Interpreting the Mikado’s Empire:
The Writings of William Elliot Griffis
EDITED BY JOSEPH M. HENNING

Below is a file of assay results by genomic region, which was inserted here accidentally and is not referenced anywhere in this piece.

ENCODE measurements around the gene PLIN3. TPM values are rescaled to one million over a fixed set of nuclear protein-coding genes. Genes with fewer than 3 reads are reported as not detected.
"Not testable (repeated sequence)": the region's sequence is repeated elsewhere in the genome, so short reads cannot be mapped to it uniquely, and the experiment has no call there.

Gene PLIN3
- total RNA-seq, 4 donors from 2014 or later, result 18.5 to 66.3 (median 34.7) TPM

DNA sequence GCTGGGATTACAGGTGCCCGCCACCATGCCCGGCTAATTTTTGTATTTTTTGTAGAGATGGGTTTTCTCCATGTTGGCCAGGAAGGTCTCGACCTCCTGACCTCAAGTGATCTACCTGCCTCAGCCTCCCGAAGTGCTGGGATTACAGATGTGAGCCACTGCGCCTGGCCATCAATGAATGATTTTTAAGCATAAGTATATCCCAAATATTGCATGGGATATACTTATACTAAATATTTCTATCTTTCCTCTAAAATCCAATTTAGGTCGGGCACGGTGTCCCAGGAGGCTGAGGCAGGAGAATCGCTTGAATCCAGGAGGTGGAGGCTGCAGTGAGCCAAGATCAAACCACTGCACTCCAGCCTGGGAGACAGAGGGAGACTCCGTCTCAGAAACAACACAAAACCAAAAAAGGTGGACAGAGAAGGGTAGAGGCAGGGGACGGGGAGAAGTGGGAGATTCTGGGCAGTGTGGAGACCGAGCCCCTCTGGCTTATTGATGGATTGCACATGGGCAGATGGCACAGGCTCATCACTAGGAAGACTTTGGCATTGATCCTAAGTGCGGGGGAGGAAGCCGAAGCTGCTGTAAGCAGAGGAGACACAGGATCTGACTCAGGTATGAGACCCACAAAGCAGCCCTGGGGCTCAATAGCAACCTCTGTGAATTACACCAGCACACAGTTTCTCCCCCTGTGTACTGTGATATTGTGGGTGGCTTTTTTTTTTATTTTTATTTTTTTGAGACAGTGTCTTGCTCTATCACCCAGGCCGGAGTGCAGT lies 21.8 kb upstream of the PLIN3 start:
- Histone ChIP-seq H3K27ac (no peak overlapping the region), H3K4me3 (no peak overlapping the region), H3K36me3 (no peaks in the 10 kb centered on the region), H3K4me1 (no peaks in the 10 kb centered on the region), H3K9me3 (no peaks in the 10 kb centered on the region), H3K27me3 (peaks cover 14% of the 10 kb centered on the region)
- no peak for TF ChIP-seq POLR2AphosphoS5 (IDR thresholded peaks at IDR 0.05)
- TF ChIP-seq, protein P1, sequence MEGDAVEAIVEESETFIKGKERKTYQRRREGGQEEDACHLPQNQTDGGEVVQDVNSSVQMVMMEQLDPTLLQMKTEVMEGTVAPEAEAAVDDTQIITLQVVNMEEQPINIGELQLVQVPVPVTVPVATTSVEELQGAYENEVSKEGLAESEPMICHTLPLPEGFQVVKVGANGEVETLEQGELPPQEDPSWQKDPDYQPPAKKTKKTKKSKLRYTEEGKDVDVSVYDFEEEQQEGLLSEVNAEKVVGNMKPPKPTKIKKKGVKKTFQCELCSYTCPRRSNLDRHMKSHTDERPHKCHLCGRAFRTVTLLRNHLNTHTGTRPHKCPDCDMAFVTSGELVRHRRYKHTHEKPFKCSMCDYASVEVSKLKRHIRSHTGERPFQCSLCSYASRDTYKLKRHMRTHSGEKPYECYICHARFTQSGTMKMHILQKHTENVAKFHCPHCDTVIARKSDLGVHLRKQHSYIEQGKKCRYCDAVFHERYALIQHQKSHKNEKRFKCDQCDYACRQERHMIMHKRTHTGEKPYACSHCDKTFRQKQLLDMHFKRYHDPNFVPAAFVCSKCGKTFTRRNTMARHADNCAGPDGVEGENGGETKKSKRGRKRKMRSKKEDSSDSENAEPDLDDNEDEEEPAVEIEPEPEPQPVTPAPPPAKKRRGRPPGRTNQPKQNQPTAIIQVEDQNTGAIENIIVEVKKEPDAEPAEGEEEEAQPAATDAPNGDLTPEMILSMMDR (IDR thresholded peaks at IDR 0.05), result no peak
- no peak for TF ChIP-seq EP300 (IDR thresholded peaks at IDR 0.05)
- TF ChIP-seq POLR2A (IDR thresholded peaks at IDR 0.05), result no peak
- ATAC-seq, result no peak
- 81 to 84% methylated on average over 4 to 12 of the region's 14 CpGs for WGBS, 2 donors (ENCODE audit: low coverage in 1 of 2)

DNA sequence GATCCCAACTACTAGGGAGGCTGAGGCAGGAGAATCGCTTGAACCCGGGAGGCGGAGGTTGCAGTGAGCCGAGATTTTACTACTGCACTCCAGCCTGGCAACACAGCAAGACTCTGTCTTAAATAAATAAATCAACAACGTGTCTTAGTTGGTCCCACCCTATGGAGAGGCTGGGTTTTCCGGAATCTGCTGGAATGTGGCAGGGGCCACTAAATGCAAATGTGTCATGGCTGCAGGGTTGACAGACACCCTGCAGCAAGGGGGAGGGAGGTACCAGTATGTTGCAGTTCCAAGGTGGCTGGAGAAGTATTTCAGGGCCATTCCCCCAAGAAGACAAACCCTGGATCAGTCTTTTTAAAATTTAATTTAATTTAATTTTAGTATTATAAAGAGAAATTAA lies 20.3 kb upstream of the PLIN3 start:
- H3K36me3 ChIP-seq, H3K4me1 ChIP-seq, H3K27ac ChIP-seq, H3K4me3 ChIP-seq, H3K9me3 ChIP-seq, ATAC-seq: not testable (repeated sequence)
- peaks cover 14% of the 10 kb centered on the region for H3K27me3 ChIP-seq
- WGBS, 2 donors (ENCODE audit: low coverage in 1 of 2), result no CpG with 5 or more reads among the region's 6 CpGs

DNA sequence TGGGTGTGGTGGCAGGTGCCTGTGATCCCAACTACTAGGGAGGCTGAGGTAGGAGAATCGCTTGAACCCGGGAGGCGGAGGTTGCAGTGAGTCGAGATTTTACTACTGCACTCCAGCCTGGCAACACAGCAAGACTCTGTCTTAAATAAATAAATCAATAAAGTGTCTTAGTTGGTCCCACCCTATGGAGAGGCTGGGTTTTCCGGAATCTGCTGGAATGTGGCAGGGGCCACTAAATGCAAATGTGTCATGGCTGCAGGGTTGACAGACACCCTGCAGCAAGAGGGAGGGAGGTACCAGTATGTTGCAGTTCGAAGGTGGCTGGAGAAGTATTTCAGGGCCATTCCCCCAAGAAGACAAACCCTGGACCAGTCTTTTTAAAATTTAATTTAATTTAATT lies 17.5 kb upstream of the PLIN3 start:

For more than fifty years, William Elliot Griffis (1843–1928) chronicled a rapidly changing Meiji Japan and its people. He was unequaled in the length of his writing career and the breadth of his work, which illuminated the entire sweep of Meiji history and reached a multiplicity of American audiences. A teacher in the provincial city of Fukui and later in Tokyo, he reported in magazine essays on the last days of feudalism in Japan and its aspirations to become a modern nation. After returning to the United States, he continued to write. In dozens of books and hundreds of articles, he covered topics including the samurai class, daily life, racial theory, empire, and war. Extending his reach even further, he was a tireless public speaker and delivered thousands of lectures on Japan. He described his self-appointed task as “interpreting Japan to America, with voice and pen.” This anthology brings together the best of his writing, offering a dynamic perspective on Meiji Japan through the eyes of a colorful and engaging writer.